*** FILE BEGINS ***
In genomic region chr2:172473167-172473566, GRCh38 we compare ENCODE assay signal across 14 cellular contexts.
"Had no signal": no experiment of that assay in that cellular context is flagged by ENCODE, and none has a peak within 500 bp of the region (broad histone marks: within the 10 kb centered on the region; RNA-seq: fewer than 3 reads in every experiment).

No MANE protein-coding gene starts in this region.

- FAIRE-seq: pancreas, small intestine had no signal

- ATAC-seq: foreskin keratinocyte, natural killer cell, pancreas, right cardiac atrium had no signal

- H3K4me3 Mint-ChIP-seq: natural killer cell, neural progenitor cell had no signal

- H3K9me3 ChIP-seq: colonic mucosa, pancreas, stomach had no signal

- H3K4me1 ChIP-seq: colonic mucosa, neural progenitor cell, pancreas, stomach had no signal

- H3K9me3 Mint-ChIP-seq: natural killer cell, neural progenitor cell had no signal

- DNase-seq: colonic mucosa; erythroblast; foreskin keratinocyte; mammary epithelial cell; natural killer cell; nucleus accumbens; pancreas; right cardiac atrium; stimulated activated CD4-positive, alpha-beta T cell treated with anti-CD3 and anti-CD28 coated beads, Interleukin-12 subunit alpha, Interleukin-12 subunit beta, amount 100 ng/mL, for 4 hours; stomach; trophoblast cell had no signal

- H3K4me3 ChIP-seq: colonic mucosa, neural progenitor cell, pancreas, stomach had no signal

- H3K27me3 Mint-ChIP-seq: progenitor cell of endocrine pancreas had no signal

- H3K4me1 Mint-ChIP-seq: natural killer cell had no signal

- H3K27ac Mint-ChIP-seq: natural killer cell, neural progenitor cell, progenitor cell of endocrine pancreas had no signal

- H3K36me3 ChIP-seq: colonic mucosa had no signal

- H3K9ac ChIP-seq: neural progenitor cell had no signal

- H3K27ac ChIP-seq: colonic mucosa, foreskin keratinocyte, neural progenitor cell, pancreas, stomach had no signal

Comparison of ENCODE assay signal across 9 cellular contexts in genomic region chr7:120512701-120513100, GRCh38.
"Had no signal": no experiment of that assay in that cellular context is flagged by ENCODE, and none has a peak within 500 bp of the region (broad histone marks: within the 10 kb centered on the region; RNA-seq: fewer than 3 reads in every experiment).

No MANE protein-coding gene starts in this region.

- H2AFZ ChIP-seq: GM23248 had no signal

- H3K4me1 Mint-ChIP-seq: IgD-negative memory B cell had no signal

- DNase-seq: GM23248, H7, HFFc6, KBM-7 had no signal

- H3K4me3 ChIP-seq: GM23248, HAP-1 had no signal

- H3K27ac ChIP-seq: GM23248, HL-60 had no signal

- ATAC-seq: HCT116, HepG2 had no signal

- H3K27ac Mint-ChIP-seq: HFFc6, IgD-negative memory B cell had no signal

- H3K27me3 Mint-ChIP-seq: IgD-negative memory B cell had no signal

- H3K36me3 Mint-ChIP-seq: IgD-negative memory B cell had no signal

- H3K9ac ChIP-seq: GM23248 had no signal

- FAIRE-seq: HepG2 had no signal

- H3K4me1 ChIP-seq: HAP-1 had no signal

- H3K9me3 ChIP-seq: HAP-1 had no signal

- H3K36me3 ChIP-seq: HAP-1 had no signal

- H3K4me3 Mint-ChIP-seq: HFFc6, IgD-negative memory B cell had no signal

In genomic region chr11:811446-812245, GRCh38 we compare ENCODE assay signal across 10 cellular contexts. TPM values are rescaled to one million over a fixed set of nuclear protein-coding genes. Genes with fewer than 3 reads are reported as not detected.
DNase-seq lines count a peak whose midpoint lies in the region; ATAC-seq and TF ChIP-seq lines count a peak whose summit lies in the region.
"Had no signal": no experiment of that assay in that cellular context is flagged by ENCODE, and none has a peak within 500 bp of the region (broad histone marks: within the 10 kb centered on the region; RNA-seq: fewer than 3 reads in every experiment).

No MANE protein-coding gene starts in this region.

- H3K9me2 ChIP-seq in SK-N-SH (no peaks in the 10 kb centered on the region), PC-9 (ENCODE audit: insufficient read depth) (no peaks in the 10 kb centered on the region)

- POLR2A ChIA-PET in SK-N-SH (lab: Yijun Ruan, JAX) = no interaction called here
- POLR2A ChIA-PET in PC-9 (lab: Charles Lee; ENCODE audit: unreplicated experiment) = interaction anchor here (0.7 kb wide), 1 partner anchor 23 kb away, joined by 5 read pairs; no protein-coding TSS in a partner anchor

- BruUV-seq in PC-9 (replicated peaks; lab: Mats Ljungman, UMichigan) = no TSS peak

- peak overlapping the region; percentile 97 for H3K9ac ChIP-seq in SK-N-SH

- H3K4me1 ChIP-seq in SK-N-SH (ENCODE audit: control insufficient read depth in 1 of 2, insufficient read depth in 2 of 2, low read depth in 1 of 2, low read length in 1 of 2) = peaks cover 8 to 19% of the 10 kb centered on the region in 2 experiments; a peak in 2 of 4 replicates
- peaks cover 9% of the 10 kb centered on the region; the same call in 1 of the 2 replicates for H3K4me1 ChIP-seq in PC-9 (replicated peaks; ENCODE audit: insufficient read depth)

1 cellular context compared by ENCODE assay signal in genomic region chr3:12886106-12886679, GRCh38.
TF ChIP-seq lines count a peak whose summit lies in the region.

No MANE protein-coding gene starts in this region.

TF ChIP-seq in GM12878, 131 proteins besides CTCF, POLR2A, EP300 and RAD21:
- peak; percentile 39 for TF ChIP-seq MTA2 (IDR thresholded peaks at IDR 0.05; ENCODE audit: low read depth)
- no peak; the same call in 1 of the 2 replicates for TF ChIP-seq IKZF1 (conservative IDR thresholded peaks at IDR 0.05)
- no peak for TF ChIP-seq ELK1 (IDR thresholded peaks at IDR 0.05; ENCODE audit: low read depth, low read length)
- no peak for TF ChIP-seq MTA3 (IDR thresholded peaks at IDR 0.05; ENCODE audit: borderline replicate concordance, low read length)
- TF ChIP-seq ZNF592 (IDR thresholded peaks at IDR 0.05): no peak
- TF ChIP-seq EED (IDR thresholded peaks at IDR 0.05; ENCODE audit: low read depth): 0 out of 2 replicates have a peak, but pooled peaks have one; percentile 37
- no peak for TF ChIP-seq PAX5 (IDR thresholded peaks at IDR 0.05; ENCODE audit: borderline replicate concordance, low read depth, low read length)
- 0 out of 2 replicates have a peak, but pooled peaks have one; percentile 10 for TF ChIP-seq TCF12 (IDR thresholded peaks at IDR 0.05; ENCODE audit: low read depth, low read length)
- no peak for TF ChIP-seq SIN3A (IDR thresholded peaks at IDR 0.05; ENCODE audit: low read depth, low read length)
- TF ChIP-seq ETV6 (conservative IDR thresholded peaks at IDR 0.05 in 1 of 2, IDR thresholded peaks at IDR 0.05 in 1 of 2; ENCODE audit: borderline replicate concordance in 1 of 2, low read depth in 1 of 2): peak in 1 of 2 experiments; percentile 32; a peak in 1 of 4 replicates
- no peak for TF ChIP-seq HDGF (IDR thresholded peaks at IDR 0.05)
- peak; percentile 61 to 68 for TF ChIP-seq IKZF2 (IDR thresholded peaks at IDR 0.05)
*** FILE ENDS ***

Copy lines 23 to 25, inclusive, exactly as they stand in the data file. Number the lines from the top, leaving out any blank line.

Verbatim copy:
- DNase-seq: GM23248, H7, HFFc6, KBM-7 had no signal

- H3K4me3 ChIP-seq: GM23248, HAP-1 had no signal

- H3K27ac ChIP-seq: GM23248, HL-60 had no signal